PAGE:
Dr. Pawan Goenka is driving an unusual public-private partnership, informing and helping finetune policy changes
Before the pandemic started, the major players in India’s room air conditioner market had no plans to invest in larger manufacturing operations, relying instead on convenient imports of over 80% of finished ACs.
Over the past week, despite COVID-19 denting AC sales, global brands like Hitachi, Daikin and Panasonic, as well as domestic majors like Voltas and Blue Star, have announced investments of about ₹5,000 crore to reverse the reliance on imported AC parts from 80% to 20% over the next five years.
The seeds for this about-turn, driven partly by a Production Linked Incentive (PLI) scheme, were being sown from a third-floor corner office of an auto major in Worli, Mumbai.
Dr. Pawan Goenka, the Mahindra group’s managing director till this April, is driving an unusual public-private partnership that is informing and helping finetune policy changes that are leading to outcomes on the ground already in sectors like air conditioners.
For instance, when domestic and global AC players conveyed that India’s ₹25,000 crore AC market didn’t necessitate larger manufacturing investments to replace established import supply chains, Dr. Goenka tapped his deal-making skills to arrive at an attractive formulation.
Recalling the challenge, he said: “An Indian player may not have technology for a compressor, so they are forced to import. An MNC has technology, but don’t want to make it in India, given the volumes.”
His solution — convince the MNC to make more compressors in India by getting the domestic player to buy from them instead of importing — thus adding up volumes that justify fresh investments and repeat this idea for various AC components with both domestic and foreign players stepping to invest for each.
While this debate played out and Dr Goenka engaged with industry players on ideas to expand the market to ₹1 lakh crore, take local value addition higher and over time, begin exporting AC components, another battle was won without much ado.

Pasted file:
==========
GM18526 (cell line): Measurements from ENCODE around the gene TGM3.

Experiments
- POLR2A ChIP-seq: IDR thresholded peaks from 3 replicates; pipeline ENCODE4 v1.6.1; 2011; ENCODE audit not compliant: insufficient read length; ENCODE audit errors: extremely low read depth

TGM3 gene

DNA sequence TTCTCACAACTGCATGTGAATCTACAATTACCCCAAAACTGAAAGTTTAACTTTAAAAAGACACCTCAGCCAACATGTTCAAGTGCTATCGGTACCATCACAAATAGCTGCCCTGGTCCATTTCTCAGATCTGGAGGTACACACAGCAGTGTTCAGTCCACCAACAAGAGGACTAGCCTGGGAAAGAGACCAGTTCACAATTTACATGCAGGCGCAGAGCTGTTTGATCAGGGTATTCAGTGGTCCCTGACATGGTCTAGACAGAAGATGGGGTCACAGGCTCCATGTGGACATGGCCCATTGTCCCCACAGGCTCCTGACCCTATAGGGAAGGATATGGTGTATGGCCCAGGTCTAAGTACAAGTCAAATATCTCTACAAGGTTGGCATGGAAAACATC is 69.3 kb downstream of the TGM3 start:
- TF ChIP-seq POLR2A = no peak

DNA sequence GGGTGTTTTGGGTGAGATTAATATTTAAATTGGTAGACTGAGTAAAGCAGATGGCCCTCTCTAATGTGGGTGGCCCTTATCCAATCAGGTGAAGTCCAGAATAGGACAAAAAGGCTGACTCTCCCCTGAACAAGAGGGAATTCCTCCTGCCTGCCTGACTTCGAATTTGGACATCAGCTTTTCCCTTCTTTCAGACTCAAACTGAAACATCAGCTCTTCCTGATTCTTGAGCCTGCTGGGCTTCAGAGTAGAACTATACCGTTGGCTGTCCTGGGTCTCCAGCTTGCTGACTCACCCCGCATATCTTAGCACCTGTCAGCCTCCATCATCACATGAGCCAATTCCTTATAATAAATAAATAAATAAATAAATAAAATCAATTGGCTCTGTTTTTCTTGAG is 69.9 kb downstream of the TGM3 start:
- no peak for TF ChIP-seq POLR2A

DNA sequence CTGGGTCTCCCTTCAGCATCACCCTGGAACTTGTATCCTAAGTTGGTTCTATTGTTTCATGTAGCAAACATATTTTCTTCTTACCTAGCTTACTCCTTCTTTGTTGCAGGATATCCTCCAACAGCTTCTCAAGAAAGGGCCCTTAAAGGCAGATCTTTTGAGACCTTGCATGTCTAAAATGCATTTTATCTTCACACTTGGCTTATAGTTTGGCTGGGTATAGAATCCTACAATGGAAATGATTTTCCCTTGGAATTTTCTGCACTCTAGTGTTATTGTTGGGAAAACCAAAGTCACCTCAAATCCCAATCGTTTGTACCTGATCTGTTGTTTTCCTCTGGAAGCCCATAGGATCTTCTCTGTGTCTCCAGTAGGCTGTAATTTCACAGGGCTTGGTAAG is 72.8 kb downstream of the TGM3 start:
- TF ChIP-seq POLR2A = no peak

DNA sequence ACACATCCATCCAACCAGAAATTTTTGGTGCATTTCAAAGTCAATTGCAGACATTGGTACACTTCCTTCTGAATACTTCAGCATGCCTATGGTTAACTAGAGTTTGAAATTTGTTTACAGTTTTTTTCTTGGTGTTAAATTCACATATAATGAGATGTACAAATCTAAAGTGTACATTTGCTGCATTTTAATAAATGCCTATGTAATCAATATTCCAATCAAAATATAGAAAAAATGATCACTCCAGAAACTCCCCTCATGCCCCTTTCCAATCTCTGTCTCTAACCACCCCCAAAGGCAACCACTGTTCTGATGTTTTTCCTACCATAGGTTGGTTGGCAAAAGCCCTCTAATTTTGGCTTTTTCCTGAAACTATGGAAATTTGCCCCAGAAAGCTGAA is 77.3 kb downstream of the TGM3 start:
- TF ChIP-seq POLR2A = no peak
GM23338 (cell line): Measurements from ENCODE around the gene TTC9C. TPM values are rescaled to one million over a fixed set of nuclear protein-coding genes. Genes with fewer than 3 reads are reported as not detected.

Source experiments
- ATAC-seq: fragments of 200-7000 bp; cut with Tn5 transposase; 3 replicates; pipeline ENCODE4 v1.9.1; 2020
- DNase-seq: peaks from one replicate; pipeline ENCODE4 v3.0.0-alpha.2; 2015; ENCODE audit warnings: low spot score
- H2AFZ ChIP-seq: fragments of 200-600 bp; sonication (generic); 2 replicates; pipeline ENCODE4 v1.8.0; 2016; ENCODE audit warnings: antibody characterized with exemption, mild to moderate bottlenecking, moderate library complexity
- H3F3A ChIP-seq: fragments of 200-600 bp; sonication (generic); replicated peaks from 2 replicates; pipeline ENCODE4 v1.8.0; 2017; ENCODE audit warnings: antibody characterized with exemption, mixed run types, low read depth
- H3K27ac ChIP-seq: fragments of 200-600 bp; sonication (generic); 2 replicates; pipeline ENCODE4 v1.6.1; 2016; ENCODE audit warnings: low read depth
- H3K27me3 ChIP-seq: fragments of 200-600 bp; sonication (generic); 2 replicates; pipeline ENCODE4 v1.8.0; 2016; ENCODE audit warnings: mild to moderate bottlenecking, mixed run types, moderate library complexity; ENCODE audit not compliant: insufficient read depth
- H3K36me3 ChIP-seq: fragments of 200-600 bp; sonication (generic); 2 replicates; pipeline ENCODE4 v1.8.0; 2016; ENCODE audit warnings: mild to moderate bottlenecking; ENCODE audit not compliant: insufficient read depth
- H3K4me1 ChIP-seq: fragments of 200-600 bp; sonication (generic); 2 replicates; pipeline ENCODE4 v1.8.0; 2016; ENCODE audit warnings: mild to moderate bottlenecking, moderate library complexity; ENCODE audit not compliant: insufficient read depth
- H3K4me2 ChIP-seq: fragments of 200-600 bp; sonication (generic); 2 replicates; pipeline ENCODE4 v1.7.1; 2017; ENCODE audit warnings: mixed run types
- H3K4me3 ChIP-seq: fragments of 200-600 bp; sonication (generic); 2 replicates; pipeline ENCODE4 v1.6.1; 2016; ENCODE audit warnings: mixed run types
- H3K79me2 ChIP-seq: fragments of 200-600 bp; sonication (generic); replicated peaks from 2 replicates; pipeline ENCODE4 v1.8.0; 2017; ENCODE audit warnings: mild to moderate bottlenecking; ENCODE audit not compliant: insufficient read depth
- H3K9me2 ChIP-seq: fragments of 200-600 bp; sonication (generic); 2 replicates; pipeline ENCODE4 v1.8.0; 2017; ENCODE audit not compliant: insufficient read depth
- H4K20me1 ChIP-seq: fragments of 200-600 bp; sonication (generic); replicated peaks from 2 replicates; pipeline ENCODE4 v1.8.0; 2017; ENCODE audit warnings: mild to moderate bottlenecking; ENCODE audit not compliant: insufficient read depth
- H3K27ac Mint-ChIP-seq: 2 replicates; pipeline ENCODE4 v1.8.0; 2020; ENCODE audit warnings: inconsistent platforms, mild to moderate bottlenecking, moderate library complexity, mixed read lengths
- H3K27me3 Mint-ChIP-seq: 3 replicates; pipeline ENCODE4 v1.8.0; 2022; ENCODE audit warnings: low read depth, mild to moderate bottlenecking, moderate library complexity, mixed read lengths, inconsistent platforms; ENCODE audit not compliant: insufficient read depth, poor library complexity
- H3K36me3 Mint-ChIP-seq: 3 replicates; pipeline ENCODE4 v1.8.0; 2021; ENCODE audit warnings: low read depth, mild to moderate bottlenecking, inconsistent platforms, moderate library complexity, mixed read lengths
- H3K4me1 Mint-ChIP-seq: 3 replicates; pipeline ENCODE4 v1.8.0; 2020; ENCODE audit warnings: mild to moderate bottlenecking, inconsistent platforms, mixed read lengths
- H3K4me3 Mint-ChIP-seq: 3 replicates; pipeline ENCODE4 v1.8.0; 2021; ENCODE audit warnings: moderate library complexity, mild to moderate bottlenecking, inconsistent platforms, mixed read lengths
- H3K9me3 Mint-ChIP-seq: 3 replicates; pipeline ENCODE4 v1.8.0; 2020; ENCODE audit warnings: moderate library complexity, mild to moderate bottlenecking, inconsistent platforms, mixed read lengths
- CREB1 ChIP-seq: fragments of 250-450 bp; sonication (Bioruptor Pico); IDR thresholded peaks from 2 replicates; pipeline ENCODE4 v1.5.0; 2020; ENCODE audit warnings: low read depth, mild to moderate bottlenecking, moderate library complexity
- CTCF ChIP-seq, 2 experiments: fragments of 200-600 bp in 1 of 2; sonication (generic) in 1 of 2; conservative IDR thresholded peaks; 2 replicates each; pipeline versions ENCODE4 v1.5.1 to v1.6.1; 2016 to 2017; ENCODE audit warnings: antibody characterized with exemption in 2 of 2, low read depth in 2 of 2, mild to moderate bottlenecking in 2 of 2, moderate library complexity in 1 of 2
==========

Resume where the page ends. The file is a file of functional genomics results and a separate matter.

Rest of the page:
The imports of finished air conditioners that constituted nearly a quarter of the room ACs market last year, have virtually come down to zero, after the government banned the import of ACs with pre-filled refrigerant in October 2020.
Over the past year and a half, Dr Goenka has been spending two days a week deep-diving into sectors like ACs, far removed from the auto industry he spent 41 years in, to recommend practical strategies and policy tweaks — not just to scale up manufacturing, but also to boost exports, reduce import dependence and expand domestic demand.
With an eye on navigating Indian manufacturing away from the import-dependence pitfalls exposed by the pandemic, Dr Goenka heads a group that informally began working soon after the national lockdown was announced in 2020, following a meeting between industry captains and Commerce and Industry Minister Piyush Goyal. The Minister had remarked that many of them had more time on their hands due to the lockdown so could they put on their thinking hats and come up with ideas to tap the global sentiment against China and strengthen Indian manufacturing?
Formalised subsequently by the Industry Ministry, the Steering Committee for Local Value Addition, Manufacturing and Exports or SCALE is now working on such ideas for 17 sectors — from toys, textiles, furniture and e-cycles to drones, air conditioners and even fisheries.
India has seen multiple similar committees India over the past two decades to enhance the share of manufacturing in the economy, with recommendations either gathering dust, scuttled by inter-ministerial and intra-industry crossfire, or leading to botched policies like the non-starter National Manufacturing Investment Zones (NMIZ).
The SCALE group that includes three representatives from government, three industry leaders, and three business associations — FICCI, CII and Assocham — is different for a few reasons.